Joshua will be turning three years old in a few months and before he was even born people have been determined to treat him like a ‘proper boy’ (what even is that?). Before Joshua was born we always knew that the thing we would hate about raising a child would be how others treat him because of what’s between his legs. Society was gonna try to restrict him and influence his personality, based on the fact that he’s a boy. That’s the one thing I dreaded about having a child – trying so hard to raise our son being free to explore the world in his own special way for people to then try and undo it all.
When we were about to tell everyone that we were having a little boy we were, of course, excited and happy but we both had this underlining dread – we knew what was coming. Shortly after, we were gifted with a lot of clothes, toys and little keepsakes and while we appreciated all of these gifts, you couldn’t help but notice that absolutely everything was blue (blue vomit everywhere!) and we hated it. We hated it because they let our son’s genitals influence what they bought.
Now that Joshua is a bit older, we allow him to choose out his own toys, clothes, shoes… essentially everything that reflects his personality and identity. Most people would agree that this is perfectly fine because he knows what he likes. However, a lot of these people soon change their mind once they find out that we don’t stop him from picking out anything. Whether it’s blue, pink, cars, dolls, Peppa Pig, Paw Patrol… he can have whatever it is he prefers.
People only seem to like that we give Joshua this freedom until they realise just how varied his interests are. Essentially, freedom is good until it’s truly freedom. The only freedom society is comfortable with is when it’s still what they deem gender appropriate. Joshua’s most favourite toys are diggers, cars, anything Paw Patrol but he also loves make-up, dresses, heels, dolls and Peppa Pig – and we encourage it all.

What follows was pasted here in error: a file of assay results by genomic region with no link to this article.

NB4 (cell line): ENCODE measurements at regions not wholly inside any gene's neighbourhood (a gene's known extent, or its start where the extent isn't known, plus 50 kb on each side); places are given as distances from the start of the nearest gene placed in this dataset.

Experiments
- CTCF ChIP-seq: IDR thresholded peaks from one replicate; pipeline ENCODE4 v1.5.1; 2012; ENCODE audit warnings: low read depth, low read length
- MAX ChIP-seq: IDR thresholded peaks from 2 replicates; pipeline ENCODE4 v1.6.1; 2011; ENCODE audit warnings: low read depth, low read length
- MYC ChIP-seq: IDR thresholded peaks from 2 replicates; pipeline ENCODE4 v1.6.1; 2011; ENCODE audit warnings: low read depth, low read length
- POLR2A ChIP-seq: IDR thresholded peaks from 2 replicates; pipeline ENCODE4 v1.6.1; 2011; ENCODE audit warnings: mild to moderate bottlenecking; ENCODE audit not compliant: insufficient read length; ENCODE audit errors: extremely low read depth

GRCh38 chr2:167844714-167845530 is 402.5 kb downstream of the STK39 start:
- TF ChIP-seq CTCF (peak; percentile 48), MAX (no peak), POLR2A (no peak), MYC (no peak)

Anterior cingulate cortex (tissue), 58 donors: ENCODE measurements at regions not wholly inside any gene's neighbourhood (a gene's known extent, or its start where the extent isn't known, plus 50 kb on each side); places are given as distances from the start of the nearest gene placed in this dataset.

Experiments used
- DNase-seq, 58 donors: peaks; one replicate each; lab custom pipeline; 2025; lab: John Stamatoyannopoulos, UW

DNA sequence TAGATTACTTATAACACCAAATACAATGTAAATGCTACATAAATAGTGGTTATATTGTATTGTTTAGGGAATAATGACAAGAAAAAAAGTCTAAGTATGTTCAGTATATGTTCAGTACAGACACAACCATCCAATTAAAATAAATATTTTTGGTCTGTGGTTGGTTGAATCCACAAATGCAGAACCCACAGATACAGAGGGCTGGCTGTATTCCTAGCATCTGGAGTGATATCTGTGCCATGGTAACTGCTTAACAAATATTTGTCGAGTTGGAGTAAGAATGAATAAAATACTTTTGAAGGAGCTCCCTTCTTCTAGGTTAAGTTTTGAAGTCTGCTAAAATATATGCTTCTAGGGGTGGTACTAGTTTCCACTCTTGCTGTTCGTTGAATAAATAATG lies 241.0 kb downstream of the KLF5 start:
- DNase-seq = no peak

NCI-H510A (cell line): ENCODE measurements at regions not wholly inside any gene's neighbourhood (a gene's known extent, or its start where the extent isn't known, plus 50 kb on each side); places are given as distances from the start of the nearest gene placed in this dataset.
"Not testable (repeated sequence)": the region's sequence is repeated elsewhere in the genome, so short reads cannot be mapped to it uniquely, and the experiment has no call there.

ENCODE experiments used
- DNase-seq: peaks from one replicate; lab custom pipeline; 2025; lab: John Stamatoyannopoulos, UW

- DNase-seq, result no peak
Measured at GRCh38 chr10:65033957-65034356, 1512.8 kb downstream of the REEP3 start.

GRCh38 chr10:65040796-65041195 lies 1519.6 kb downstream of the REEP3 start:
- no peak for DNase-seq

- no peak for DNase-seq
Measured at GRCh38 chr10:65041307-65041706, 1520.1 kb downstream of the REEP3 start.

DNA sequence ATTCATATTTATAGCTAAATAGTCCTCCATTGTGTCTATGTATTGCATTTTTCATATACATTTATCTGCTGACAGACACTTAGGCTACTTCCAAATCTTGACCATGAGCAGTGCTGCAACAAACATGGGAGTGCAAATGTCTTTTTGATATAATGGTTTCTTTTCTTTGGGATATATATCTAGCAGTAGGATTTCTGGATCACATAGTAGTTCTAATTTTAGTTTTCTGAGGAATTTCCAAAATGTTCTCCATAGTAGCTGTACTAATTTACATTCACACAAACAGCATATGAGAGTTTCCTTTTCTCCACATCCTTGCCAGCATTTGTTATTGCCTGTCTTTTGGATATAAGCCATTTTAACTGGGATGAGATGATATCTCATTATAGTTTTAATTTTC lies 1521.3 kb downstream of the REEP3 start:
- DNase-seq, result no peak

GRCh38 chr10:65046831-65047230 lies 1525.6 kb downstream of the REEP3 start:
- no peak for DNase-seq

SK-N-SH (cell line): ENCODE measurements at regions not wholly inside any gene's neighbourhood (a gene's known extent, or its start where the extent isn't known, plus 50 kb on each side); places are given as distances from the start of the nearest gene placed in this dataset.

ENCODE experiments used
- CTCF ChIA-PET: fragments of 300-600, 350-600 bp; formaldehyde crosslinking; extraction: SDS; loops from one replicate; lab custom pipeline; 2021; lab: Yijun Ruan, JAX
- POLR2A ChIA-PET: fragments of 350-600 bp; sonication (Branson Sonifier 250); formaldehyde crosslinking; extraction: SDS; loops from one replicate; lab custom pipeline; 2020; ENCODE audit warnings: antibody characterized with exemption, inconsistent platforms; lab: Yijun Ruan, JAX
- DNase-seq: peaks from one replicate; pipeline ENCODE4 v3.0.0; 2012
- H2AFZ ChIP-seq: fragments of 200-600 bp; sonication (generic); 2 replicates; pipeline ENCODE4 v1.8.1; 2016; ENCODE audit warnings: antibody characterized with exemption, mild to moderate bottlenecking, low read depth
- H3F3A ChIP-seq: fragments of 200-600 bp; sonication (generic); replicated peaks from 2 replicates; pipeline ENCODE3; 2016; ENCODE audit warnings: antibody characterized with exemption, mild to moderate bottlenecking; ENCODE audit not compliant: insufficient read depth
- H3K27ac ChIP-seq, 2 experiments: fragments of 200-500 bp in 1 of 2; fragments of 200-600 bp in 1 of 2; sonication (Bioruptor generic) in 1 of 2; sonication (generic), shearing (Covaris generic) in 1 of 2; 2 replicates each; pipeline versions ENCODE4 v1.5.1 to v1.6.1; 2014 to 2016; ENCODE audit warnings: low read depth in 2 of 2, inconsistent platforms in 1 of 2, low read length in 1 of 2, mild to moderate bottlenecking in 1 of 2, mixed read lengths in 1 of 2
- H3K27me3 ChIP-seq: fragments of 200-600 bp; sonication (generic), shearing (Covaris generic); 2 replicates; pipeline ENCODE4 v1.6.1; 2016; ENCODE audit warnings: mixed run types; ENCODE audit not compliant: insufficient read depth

Over the past (almost) three years we have had people refuse to buy him ‘girl things’ (ugh), tell him that he needs a hair-cut because boys have short hair, that he shouldn’t watch My Little Pony because it’s for girls, refuse to buy him Peppa Pig things because they were pink (despite knowing that it was his favourite thing in the world and would have loved it!) and reward him when he ‘acts or behaves like a boy’. We’ve even been shopping with people and when we have let Joshua pick out a toy, they’ve tried directing him towards something Marvel, Thomas the Tank or blue because the alternatives weren’t to their liking or comfort. They didn’t consider our sons feelings, what he likes or his personality.
It has always been important for us as a family to never put restrictions onto Joshua and these restrictions work both ways. We don’t refuse to buy Joshua blue things or anything that is typically ‘boy’ focused, just as we don’t automatically steer away from purchasing anything pink or typically ‘girl’ focused. When we shop, we walk around both ‘girl’ and ‘boy’ aisles and buy whatever it is that we know Joshua would like. We also don’t label or gender anything, because to us nothing is gendered.
We want nothing less than for our son to be allowed to freely explore the world around him and to develop his own personality and identity, but other people don’t seem to share that idea. All we want is to give Joshua the option of choosing for himself rather than restricting or steering him to ‘boy’ things (because in our eyes, they don’t exist).
Joshua has a mixture of both ‘boy’ and ‘girl’ toys and clothes. While his wardrobe is mainly t-shirts and jeans (because that’s what he likes) we don’t restrict ourselves, or him, to choosing from just the ‘boy’ aisle. We will buy whichever clothing Joshua picks out. Joshua owns a dress, a tutu, ‘girl’ t-shirts and trousers as well as ‘boy’ clothing.
What I will never understand is why everything has to be so gendered in the first place. What do we get from restricting our children? Does it even matter what they’re into? Can we not all agree that they are JUST colours and pieces of material?
Joshua has no idea that people label clothes, toys and essentially everything into categories based on gender and when the time comes we hope that he sees it as the silly and potentially harmful idea that it is. Children are growing up being restricted from wearing and playing with whatever they like as well as being expected to go into certain careers and having particular hobbies.
We should be teaching our children how to be free, live and explore in their own unique way. Whatever our children are into or passionate about should be encouraged, never restricted.